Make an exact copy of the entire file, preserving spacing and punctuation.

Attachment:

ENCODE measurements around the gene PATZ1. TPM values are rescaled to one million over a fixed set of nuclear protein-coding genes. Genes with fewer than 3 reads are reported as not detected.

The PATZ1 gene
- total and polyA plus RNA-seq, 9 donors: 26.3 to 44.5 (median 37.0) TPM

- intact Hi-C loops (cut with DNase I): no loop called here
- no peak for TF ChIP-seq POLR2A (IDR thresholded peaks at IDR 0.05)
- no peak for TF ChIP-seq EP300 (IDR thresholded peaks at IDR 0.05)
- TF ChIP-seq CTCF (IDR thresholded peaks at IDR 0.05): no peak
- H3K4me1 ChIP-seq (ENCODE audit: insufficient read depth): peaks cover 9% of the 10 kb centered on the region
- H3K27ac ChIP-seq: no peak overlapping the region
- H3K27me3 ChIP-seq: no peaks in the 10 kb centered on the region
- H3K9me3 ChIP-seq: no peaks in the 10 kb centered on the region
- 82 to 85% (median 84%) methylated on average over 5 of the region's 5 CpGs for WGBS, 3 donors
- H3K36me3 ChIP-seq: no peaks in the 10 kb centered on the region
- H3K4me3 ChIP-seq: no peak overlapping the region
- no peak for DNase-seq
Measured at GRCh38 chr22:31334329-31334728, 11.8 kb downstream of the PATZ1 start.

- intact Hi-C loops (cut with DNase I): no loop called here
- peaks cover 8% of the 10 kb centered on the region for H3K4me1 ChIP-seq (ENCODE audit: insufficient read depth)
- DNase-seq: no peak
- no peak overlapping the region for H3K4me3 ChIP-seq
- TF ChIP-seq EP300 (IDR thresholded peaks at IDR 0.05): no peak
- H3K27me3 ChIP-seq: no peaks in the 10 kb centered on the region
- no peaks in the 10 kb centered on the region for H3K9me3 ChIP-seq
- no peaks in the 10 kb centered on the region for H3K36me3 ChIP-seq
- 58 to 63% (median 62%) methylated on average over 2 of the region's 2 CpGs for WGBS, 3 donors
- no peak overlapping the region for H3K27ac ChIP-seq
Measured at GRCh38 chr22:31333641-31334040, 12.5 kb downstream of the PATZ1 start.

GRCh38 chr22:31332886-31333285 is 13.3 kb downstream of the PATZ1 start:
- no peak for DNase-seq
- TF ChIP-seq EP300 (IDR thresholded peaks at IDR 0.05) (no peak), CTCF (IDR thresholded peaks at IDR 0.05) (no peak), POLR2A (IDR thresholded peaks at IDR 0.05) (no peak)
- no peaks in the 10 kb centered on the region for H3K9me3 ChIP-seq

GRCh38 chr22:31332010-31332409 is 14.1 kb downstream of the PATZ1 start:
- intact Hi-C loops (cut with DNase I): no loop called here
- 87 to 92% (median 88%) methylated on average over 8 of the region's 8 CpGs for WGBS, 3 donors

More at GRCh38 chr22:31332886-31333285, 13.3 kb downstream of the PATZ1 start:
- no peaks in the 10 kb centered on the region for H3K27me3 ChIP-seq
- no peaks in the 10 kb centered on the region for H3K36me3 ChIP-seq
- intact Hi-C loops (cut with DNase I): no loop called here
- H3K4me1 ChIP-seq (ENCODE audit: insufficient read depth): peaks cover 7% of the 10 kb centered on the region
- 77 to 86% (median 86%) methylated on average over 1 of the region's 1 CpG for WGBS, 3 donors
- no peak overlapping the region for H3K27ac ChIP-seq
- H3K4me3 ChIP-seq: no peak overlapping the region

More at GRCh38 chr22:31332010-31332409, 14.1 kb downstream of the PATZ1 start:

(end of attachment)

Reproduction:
ENCODE measurements around the gene PATZ1. TPM values are rescaled to one million over a fixed set of nuclear protein-coding genes. Genes with fewer than 3 reads are reported as not detected.

The PATZ1 gene
- total and polyA plus RNA-seq, 9 donors: 26.3 to 44.5 (median 37.0) TPM

- intact Hi-C loops (cut with DNase I): no loop called here
- no peak for TF ChIP-seq POLR2A (IDR thresholded peaks at IDR 0.05)
- no peak for TF ChIP-seq EP300 (IDR thresholded peaks at IDR 0.05)
- TF ChIP-seq CTCF (IDR thresholded peaks at IDR 0.05): no peak
- H3K4me1 ChIP-seq (ENCODE audit: insufficient read depth): peaks cover 9% of the 10 kb centered on the region
- H3K27ac ChIP-seq: no peak overlapping the region
- H3K27me3 ChIP-seq: no peaks in the 10 kb centered on the region
- H3K9me3 ChIP-seq: no peaks in the 10 kb centered on the region
- 82 to 85% (median 84%) methylated on average over 5 of the region's 5 CpGs for WGBS, 3 donors
- H3K36me3 ChIP-seq: no peaks in the 10 kb centered on the region
- H3K4me3 ChIP-seq: no peak overlapping the region
- no peak for DNase-seq
Measured at GRCh38 chr22:31334329-31334728, 11.8 kb downstream of the PATZ1 start.

- intact Hi-C loops (cut with DNase I): no loop called here
- peaks cover 8% of the 10 kb centered on the region for H3K4me1 ChIP-seq (ENCODE audit: insufficient read depth)
- DNase-seq: no peak
- no peak overlapping the region for H3K4me3 ChIP-seq
- TF ChIP-seq EP300 (IDR thresholded peaks at IDR 0.05): no peak
- H3K27me3 ChIP-seq: no peaks in the 10 kb centered on the region
- no peaks in the 10 kb centered on the region for H3K9me3 ChIP-seq
- no peaks in the 10 kb centered on the region for H3K36me3 ChIP-seq
- 58 to 63% (median 62%) methylated on average over 2 of the region's 2 CpGs for WGBS, 3 donors
- no peak overlapping the region for H3K27ac ChIP-seq
Measured at GRCh38 chr22:31333641-31334040, 12.5 kb downstream of the PATZ1 start.

GRCh38 chr22:31332886-31333285 is 13.3 kb downstream of the PATZ1 start:
- no peak for DNase-seq
- TF ChIP-seq EP300 (IDR thresholded peaks at IDR 0.05) (no peak), CTCF (IDR thresholded peaks at IDR 0.05) (no peak), POLR2A (IDR thresholded peaks at IDR 0.05) (no peak)
- no peaks in the 10 kb centered on the region for H3K9me3 ChIP-seq

GRCh38 chr22:31332010-31332409 is 14.1 kb downstream of the PATZ1 start:
- intact Hi-C loops (cut with DNase I): no loop called here
- 87 to 92% (median 88%) methylated on average over 8 of the region's 8 CpGs for WGBS, 3 donors

More at GRCh38 chr22:31332886-31333285, 13.3 kb downstream of the PATZ1 start:
- no peaks in the 10 kb centered on the region for H3K27me3 ChIP-seq
- no peaks in the 10 kb centered on the region for H3K36me3 ChIP-seq
- intact Hi-C loops (cut with DNase I): no loop called here
- H3K4me1 ChIP-seq (ENCODE audit: insufficient read depth): peaks cover 7% of the 10 kb centered on the region
- 77 to 86% (median 86%) methylated on average over 1 of the region's 1 CpG for WGBS, 3 donors
- no peak overlapping the region for H3K27ac ChIP-seq
- H3K4me3 ChIP-seq: no peak overlapping the region

More at GRCh38 chr22:31332010-31332409, 14.1 kb downstream of the PATZ1 start: